In a not unexpected development, Jay Miller Quits Robert Parker! Jay Miller, the wine critic covering Spain, Oregon, Washington, Port and South America for Robert Parker’s Wine Advocate quit. Miller served his notice in person to Robert Parker, Sunday, December 4.
David Schildknecht will review Oregon and Washington. Neal Martin will move into covering Spain and South America. Neal Martin is a good taster and gifted writer. However, based on his low ratings for some styles of Bordeaux wine, for example, Chateau Pavie and 2009 Chateau Cos d’Estournel, it will be interesting to read his comments and scores for regions known for producing richer, high alcohol styles of wine. My guess is, you will not see many triple digit scores from Spain, or the type of high scores awarded by Miller to many of the wines from Argentina.
Jay Miller wrote the following on Robert Parker’s website.
“Some may believe my stepping down is in response to my critics. Nothing could be further from the truth. I have felt constrained in responding while still on The Wine Advocate staff. While the office has defended my actions, justifiably, now it is time for me to speak for myself. In what format I will do that remains to be seen. This much is clear. I am returning to Bin 604 Wine Sellers in Baltimore on a part-time basis. I also plan to explore consulting opportunities. However, what really excites me is the opportunity to spend more time in Spain as well as South America researching a book, probably a primer on their wines, which will mean doing more traveling and tasting than I have done up to now. I may well do a blog on wines from Spanish speaking countries (including Chile and Argentina), and apply any additional spare time I may have to studying Spanish. I leave The Wine Advocate with a clear conscience. I have never accepted (or requested) fees for visiting wine regions or wineries. I have enjoyed being part of The Wine Advocate, and I start this new venture with great expectations. I am enormously thankful for the support and friendships I have enjoyed over these years”.
Miller’s time with Parker has been filled with problems. What most people do not realize is, anyone working as a wine critic, especially for Robert Parker is going to take some heat. But Miller took more than heat. He was also in hot water, far too often.
Early on, Miller was accused of taking advantage of his position as reviewer for the Wine Advocate. This first took place in 2009 following a dinner at Berns steakhouse in Tampa with the well-known Spanish importers, Eric Solomon, Patrick Mata, and Jose Pastor. Next, it was discovered Miller went on a trip to taste wines in Argentina that was paid for by the promotional firm, “Wines of Argentina”. In the same year, Miller was also hosted by the promotional firm “Wine Australia” that paid for his travel, hotel accommodations and meals. This was in direct violation of Robert Parker’s policy for journalistic independence. Those events were preceded by the discovery that Miller had enjoyed vacations in Australia’s Murray River with Dan Philips, a U.S. importer of Australian wines. The Australian conflict of issues sparked heated debate on numerous Internet Wine chat sites, including Parker’s own board which tarnished Parker’s image to some consumners. To avoid further embarrassing complications, the duties of writing about the wines of Australia was awarded to Lisa Perrotti Brown. Miller’s name is once again associated with controversy over a possible pay for play scandal in Spain. The full details of that issue continue to unfold.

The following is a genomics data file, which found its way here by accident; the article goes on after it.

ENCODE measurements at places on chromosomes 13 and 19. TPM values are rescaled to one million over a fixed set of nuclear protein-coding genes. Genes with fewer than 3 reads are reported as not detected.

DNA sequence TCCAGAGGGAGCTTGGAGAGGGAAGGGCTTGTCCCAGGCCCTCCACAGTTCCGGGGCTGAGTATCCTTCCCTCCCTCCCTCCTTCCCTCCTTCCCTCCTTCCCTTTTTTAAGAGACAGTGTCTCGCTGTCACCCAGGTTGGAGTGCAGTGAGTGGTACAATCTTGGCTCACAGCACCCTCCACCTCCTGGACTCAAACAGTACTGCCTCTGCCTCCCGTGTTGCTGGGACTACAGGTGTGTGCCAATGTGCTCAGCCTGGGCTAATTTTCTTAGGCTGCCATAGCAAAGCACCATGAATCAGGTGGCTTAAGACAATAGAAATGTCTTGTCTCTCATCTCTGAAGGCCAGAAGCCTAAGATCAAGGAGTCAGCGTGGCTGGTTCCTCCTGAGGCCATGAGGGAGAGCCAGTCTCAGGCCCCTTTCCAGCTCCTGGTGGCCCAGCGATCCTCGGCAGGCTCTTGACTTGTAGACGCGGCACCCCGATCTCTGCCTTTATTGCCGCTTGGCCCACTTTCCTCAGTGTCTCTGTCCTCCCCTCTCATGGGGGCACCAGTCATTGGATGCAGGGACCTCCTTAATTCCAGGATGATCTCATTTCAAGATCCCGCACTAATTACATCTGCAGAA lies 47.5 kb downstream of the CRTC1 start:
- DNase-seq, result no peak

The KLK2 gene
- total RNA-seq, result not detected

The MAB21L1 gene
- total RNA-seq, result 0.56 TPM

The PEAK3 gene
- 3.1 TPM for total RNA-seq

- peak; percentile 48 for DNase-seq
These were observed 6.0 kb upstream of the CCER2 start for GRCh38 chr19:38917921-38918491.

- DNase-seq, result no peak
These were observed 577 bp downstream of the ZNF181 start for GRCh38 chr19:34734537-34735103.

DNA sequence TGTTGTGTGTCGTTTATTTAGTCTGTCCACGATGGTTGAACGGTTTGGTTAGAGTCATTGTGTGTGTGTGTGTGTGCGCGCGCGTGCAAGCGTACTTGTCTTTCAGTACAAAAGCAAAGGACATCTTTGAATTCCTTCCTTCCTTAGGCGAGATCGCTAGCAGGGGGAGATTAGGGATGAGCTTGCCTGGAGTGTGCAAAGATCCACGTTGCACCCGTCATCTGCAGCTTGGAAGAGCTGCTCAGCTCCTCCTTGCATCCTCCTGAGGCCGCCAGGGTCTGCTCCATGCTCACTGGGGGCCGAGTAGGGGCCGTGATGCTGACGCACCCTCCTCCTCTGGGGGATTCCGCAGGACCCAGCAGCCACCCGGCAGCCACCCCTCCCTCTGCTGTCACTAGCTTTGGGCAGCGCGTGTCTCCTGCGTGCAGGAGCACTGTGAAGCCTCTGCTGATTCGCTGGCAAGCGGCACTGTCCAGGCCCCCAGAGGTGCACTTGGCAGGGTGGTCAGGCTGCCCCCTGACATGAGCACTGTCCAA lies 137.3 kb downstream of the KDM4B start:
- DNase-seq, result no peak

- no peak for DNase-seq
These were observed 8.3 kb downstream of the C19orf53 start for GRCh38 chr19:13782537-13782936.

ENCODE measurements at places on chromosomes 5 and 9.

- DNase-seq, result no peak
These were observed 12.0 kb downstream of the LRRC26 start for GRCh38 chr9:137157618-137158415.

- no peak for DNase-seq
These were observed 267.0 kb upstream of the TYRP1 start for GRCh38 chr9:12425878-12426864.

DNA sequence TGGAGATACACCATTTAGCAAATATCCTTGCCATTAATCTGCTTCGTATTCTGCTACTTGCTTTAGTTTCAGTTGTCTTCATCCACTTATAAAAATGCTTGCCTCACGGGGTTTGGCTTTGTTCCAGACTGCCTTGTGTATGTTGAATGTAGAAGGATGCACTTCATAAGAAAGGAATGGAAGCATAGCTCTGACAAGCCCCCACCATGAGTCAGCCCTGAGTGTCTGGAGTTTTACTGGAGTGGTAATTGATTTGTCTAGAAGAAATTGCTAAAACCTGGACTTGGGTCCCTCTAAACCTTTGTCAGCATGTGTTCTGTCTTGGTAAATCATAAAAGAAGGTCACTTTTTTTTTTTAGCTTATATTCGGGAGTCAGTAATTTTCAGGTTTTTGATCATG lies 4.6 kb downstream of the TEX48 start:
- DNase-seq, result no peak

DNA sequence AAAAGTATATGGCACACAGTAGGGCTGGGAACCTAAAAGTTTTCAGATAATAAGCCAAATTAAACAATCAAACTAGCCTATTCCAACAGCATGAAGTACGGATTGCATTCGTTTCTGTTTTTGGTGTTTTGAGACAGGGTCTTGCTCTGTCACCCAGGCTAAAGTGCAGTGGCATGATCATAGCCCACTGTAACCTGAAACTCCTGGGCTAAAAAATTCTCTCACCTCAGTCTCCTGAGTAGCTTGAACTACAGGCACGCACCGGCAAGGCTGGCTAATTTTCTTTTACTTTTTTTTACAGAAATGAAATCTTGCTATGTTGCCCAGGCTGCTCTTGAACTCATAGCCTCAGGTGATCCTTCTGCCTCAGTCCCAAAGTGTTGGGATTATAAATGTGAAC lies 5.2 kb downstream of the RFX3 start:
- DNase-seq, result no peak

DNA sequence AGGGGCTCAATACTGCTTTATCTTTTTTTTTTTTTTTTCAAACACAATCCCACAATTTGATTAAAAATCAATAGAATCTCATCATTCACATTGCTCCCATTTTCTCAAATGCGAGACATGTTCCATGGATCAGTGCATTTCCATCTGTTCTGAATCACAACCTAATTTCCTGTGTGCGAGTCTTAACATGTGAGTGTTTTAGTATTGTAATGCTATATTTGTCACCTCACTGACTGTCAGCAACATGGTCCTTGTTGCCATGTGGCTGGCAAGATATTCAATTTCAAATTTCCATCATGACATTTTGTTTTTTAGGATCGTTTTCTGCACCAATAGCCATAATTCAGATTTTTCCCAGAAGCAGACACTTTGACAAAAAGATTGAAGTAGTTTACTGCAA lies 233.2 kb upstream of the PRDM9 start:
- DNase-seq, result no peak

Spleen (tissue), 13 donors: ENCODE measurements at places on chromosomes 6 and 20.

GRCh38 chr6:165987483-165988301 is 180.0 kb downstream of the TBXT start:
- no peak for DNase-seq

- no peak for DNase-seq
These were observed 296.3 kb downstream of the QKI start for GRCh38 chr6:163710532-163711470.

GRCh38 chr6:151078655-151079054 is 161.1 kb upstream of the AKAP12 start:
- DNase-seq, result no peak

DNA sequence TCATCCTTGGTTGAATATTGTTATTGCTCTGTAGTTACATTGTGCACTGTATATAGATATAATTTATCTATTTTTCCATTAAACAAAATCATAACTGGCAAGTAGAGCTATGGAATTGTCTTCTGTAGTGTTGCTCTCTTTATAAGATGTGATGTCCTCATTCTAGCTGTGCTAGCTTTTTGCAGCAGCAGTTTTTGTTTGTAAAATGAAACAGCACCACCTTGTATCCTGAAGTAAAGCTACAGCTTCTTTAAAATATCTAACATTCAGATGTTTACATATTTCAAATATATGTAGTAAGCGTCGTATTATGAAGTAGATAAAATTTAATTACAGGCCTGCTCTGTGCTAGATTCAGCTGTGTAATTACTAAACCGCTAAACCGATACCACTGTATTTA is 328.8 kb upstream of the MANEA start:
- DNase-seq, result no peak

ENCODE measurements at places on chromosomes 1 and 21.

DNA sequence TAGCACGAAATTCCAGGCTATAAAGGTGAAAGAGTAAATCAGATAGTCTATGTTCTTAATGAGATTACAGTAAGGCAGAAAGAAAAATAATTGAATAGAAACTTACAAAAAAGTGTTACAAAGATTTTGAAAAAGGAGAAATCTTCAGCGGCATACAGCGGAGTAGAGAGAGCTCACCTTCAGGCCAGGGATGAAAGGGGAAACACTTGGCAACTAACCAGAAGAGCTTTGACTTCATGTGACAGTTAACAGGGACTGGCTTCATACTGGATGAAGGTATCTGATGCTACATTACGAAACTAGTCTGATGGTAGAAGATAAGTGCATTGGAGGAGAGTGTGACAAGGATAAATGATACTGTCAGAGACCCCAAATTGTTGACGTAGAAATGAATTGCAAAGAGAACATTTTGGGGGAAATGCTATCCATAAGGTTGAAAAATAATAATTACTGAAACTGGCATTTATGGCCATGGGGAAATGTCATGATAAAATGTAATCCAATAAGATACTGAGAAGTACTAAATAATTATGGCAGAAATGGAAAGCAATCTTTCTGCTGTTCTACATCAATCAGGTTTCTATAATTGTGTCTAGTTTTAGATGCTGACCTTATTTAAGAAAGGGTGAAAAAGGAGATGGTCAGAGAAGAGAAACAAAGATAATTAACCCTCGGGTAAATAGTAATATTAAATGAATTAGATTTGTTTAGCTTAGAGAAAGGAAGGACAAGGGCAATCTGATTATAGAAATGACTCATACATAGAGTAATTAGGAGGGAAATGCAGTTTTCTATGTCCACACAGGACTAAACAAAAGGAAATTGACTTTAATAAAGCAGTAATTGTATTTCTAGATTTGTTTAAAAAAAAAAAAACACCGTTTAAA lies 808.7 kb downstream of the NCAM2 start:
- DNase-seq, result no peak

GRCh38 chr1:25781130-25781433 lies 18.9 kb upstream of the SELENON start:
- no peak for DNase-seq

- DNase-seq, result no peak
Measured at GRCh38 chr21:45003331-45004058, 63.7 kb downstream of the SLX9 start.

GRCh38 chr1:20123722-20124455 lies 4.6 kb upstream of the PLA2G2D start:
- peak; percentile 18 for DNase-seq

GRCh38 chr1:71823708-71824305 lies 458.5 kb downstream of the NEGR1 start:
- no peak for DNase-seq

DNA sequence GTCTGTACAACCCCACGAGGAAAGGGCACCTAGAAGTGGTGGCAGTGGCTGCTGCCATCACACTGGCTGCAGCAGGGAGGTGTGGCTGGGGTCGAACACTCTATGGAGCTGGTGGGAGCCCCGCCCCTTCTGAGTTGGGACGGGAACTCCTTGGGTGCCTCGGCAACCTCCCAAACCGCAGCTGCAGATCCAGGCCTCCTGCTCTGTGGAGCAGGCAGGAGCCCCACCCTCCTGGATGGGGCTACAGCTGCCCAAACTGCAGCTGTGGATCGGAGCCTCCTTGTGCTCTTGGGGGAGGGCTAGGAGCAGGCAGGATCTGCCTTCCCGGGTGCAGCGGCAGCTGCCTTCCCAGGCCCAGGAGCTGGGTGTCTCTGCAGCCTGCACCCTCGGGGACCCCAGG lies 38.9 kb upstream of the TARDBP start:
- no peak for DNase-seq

Does this mean Miller’s views were tainted? No. Junkets, paid speaking engagements and dinners with people in the industry are common practice by most, if not every wine writer. The problems came because it offered Robert Parker’s critics the opportunity to question Miller’s ethics and perforce, Parker’s ethics. Prior to Miller, while you could argue the merits of Parker’s taste in wine, he built an unassailable reputation for ethics that took decades to create. Parker was the only 100% pure wine critic in the industry who accepted no ads or favors of any type. This allowed Bob the enviable position of true, journalistic independence. This pristine image was tainted by Miller.
We remain a fan of Robert Parker and his team at The Wine Advocate and wish them all well. However, we are pleased at the changes that are taking place. This is a positive move in the right direction. Jay Miller Quits Robert Parker was welcome news to many wine lovers and subscribers of Robert Parker and The Wine Advocate.